“[r]ecommends that agencies quantify a proposed agency action’s projected direct and indirect GHG emissions, taking into account available data and GHG quantification tools that are suitable for the proposed agency action;  Recommends that agencies use projected GHG emissions (to include, where applicable, carbon sequestration implications associated with the proposed agency action) as a proxy for assessing potential climate change effects when preparing a NEPA analysis for a proposed agency action; Recommends that where agencies do not quantify a proposed agency action’s projected GHG emissions because tools, methodologies, or data inputs are not reasonably available to support calculations for a quantitative analysis, agencies include a qualitative analysis in the NEPA document and explain the basis for determining that quantification is not reasonably available; Discusses methods to appropriately analyze reasonably foreseeable direct, indirect, and cumulative GHG emissions and climate effects; Guides the consideration of reasonable alternatives and recommends agencies consider the short- and long-term effects and benefits in the alternatives and mitigation analysis; Advises agencies to use available information when assessing the potential future state of the affected environment in a NEPA analysis, instead of undertaking new research that is, and provides examples of existing sources of scientific information; Counsels agencies to use the information developed during the NEPA review to consider alternatives that would make the actions and affected communities more resilient to the effects of a changing climate; …and Counsels agencies that the “rule of reason” inherent in NEPA and the CEQ Regulations allows agencies to determine, based on their expertise and  experience, how to consider an environmental effect and prepare an analysis based on the available information.”

How many of our LexisNexis recommendations were reflected in the Final Guidance I cannot yet say. But one moral of this tale is that College members may be able to direct a spotlight on needed changes in environmental regulating, even when those wheels of justice grind exceeding slow.

Chevron Deference Lives! EPA’s Boiler Rule (Mostly) Survives Review

Posted on August 2, 2016 by Seth Jaffe

On Friday, the D.C. Circuit largely upheld EPA’s Boiler MACT rule. boiler-mactThe industry challenges were a complete washout.  The environmental petitioners won one significant victory and a number of smaller ones.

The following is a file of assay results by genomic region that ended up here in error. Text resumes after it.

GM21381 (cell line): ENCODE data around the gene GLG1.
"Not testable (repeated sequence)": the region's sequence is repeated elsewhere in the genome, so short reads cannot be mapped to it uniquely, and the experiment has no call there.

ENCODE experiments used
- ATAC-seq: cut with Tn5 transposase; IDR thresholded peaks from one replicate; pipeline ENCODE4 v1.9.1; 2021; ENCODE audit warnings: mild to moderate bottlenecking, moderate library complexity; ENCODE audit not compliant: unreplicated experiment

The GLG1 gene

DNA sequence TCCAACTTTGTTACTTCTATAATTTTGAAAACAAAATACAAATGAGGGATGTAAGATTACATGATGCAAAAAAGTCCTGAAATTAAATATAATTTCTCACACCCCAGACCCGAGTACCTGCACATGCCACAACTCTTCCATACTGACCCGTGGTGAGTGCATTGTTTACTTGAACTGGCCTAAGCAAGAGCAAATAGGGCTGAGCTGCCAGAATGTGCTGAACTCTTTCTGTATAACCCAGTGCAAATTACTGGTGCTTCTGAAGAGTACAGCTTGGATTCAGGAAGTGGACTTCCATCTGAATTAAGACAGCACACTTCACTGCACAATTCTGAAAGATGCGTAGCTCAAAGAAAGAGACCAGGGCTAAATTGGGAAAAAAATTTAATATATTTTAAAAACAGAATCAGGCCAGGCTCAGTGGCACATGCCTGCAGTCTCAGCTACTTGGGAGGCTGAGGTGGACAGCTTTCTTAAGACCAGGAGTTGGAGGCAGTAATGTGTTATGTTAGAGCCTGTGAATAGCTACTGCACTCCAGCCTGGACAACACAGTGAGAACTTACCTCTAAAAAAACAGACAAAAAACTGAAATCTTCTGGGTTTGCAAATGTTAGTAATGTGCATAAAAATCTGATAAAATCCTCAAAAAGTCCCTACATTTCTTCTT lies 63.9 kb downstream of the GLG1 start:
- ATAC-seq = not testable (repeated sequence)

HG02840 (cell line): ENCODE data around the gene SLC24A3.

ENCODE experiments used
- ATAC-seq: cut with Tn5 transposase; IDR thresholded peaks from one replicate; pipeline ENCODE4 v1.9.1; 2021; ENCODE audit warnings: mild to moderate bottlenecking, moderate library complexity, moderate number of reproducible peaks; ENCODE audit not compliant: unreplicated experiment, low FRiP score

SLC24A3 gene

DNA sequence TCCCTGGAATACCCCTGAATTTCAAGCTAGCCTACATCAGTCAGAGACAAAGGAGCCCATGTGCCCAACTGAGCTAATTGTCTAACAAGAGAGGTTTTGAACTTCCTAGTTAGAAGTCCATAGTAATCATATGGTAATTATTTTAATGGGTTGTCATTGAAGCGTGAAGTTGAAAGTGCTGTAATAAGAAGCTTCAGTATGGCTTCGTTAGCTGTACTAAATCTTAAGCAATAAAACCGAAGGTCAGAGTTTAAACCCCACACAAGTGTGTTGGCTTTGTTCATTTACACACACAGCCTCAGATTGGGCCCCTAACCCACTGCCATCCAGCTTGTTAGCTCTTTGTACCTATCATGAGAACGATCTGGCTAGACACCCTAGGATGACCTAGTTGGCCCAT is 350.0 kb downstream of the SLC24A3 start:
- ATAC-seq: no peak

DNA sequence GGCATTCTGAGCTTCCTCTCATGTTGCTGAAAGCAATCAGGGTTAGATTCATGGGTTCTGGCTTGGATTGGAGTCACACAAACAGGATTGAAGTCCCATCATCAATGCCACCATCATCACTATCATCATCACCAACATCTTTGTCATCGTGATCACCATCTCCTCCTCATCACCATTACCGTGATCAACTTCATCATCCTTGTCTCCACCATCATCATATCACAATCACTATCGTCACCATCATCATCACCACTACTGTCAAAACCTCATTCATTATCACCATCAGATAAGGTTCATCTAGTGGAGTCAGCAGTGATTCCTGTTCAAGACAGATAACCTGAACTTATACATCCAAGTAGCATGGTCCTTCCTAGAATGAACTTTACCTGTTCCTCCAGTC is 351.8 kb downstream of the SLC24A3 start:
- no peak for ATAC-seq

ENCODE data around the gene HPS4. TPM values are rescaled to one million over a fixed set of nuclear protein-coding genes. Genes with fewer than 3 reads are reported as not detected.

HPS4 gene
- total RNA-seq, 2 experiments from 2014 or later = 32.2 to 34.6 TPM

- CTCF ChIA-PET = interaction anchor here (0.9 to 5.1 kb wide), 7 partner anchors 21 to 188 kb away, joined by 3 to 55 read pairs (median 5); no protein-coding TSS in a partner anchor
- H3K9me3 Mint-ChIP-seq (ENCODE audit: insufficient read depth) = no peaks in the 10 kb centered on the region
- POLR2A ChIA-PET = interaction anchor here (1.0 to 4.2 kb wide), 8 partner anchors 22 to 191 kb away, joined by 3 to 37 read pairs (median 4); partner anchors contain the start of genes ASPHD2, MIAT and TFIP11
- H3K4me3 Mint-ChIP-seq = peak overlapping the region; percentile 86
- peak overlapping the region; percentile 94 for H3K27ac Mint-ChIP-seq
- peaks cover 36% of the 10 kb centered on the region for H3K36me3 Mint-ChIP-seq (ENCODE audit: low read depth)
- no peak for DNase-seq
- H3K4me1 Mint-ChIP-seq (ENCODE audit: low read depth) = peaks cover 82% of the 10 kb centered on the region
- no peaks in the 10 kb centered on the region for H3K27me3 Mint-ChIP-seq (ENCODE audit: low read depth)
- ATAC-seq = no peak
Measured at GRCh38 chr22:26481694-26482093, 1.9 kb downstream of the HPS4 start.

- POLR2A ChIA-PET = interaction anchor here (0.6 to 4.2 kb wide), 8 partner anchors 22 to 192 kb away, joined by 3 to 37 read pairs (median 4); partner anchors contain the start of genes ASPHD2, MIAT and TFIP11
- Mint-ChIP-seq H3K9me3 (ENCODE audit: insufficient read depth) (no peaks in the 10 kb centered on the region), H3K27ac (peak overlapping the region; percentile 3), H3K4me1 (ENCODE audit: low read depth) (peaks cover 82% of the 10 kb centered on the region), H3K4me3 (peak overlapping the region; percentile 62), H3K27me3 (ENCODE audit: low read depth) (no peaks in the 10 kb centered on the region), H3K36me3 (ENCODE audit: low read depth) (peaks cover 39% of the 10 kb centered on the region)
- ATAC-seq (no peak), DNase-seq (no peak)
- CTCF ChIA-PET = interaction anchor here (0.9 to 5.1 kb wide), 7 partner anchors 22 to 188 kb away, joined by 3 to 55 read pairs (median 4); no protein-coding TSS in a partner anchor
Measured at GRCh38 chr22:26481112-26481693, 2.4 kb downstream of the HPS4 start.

The environmental petitioners’ one significant victory is important.  EPA included within relevant subcategories any source that burns a fuel containing at least 10% of the “subcategory-defining fuel.”  However, for defining MACT, EPA included only those sources that burn fuel containing at 90% of the subcategory-defining fuel for existing sources, and 100% for new sources.  The Court rejected this approach.

"The CAA, however, demands that source subcategories take the bitter with the sweet. Section 7412 mandates, without ambiguity, that the EPA set the MACT floor at the level achieved by the best performing source, or the average of the best performing sources, in a subcategory. It thus follows that if the EPA includes a source in a subcategory, it must take into account that source’s emissions levels in setting the MACT floor."

Which brings me to my big take-away from this decision.  Chevron lives.  By my count, The Court cited Chevron 30 times.  Chevron pervades the decision.  Even in the one big issue that EPA lost, the Court’s decision was based not on a rejection of EPA’s interpretation of an ambiguous provision under step 2 of Chevron, but on a plain meaning interpretation of § 112.  EPA defined what a source is, but it then refused to calculate MACT based upon the performance of all of the sources in a given subcategory.  The statute simply did not allow EPA that leeway.

Other than EPA’s attempt to avoid taking “the bitter with the sweet”, however, the Court’s deference – by three Republican appointees – to EPA’s technical decisions was notable.  Not every case is the Clean Power Plan.  Where EPA is not really pushing the boundaries, I don’t see the Supreme Court weakening Chevron any time soon.